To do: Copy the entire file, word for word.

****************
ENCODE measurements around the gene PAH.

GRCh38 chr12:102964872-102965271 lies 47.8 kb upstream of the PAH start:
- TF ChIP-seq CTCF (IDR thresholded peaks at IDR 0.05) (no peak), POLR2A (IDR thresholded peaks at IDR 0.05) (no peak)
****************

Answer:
ENCODE measurements around the gene PAH.

GRCh38 chr12:102964872-102965271 lies 47.8 kb upstream of the PAH start:
- TF ChIP-seq CTCF (IDR thresholded peaks at IDR 0.05) (no peak), POLR2A (IDR thresholded peaks at IDR 0.05) (no peak)